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Apple says no iCloud breach in celeb hacking scandal
Company blames breach on intruders able to figure out user names and passwords
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The circulation of nude photographs stolen from celebrities' online accounts has thrown a spotlight on the security of cloud computing, a system used by a growing number of Canadians to store personal information over the Internet.

On Tuesday, Apple acknowledged the security breakdown and blamed it on intruders who were able to figure out usernames and passwords and bypass other safeguards.

The company said it found no evidence of a widespread problem in iCloud or its Find my iPhone services.

But the theft of the photos raises questions about the protection of information stored beyond a person's own computer or mobile device.

If celebrities' photos aren't safe, then whose are? Some key questions and answers about information that is stored remotely:

Q: What is the cloud?

A: The cloud is a way of storing photos, documents, email and other data on faraway machines. Amazon, Apple, Google and Microsoft all offer cloud-based storage. Smaller companies like Dropbox and Evernote do, too. The practice saves space on computers, smartphones and tablets and allows users to access the same information from any device. And if you lose your phone, for example, you don't lose your vacation pictures. The drawback is that you are putting your information somewhere else, so you run the risk of a hacking attack on those systems and accounts.

Q: Is it secure?

A: For the most part, yes. Companies invest a lot to ensure that customers' private information stays private. ``The short answer is the cloud is often more secure than other storage,'' says Rich Mogull, CEO of security research and advisory firm Securosis.

But that doesn't mean the system can't be compromised. ``There are a lot of attackers who have a lot of time,'' Mogull says.

Q: How can individuals make their data more secure?

A: You need passwords to access your accounts, so choosing a strong one is important.

Tim Bajarin, an analyst at technology research firm Creative Strategies, recommends having different passwords for each account you hold online, so a breach in one system won't compromise another. It is also important to have a number and punctuation mark in each password or a creative spelling of a word to make it harder to guess. Also, avoid using common words or notable birthdays as passwords. A strong password is particularly important if you store sensitive information online.

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The circulation of nude photographs stolen from celebrities' online accounts has thrown a spotlight on the security of cloud computing, a system used by a growing number of Canadians to store personal information over the Internet.

On Tuesday, Apple acknowledged the security breakdown and blamed it on intruders who were able to figure out usernames and passwords and bypass other safeguards.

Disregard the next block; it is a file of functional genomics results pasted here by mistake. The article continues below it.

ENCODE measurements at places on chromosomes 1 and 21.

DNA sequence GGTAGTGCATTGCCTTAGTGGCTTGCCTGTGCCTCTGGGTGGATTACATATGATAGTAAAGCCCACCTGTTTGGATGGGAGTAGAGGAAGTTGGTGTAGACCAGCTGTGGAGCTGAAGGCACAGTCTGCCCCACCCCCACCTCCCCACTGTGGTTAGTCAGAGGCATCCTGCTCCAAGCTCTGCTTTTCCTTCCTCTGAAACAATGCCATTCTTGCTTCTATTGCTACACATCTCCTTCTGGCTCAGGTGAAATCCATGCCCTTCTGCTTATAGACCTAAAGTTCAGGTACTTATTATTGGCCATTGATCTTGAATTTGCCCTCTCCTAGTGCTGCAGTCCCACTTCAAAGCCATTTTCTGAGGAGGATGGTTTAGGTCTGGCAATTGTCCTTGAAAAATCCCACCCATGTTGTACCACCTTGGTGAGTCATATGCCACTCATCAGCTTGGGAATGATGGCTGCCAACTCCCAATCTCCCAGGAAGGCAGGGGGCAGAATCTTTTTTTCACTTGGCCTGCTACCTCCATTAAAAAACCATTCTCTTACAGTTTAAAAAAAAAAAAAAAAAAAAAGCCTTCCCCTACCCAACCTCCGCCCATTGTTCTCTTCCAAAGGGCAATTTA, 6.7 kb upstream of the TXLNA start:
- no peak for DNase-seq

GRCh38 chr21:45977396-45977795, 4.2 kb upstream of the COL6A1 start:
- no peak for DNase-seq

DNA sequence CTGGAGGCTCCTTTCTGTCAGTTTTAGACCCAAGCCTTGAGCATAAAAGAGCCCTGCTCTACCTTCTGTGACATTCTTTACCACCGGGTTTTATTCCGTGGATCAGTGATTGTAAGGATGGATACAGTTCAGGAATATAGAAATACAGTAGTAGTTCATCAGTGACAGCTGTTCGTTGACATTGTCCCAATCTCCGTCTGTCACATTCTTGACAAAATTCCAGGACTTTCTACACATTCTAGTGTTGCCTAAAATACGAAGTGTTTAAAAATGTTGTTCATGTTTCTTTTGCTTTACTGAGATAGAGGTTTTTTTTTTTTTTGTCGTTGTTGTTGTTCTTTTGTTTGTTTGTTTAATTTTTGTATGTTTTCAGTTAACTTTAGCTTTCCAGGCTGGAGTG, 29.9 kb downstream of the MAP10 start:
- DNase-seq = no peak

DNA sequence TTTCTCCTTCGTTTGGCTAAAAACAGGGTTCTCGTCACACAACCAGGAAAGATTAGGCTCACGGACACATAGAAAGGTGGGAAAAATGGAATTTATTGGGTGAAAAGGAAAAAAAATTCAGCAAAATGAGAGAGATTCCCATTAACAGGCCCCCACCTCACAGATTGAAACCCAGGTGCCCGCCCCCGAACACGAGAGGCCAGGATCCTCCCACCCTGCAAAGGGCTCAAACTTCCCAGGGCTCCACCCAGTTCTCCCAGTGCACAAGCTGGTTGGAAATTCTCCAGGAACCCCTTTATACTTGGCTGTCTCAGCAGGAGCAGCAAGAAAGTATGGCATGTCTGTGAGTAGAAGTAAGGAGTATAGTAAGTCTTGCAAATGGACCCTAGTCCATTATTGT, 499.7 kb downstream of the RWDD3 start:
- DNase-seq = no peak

The company said it found no evidence of a widespread problem in iCloud or its Find my iPhone services.

But the theft of the photos raises questions about the protection of information stored beyond a person's own computer or mobile device.

If celebrities' photos aren't safe, then whose are? Some key questions and answers about information that is stored remotely:

Q: What is the cloud?

A: The cloud is a way of storing photos, documents, email and other data on faraway machines. Amazon, Apple, Google and Microsoft all offer cloud-based storage. Smaller companies like Dropbox and Evernote do, too. The practice saves space on computers, smartphones and tablets and allows users to access the same information from any device. And if you lose your phone, for example, you don't lose your vacation pictures. The drawback is that you are putting your information somewhere else, so you run the risk of a hacking attack on those systems and accounts.

Q: Is it secure?

A: For the most part, yes. Companies invest a lot to ensure that customers' private information stays private. ``The short answer is the cloud is often more secure than other storage,'' says Rich Mogull, CEO of security research and advisory firm Securosis.

But that doesn't mean the system can't be compromised. ``There are a lot of attackers who have a lot of time,'' Mogull says.

Q: How can individuals make their data more secure?

A: You need passwords to access your accounts, so choosing a strong one is important.

Tim Bajarin, an analyst at technology research firm Creative Strategies, recommends having different passwords for each account you hold online, so a breach in one system won't compromise another. It is also important to have a number and punctuation mark in each password or a creative spelling of a word to make it harder to guess. Also, avoid using common words or notable birthdays as passwords. A strong password is particularly important if you store sensitive information online.

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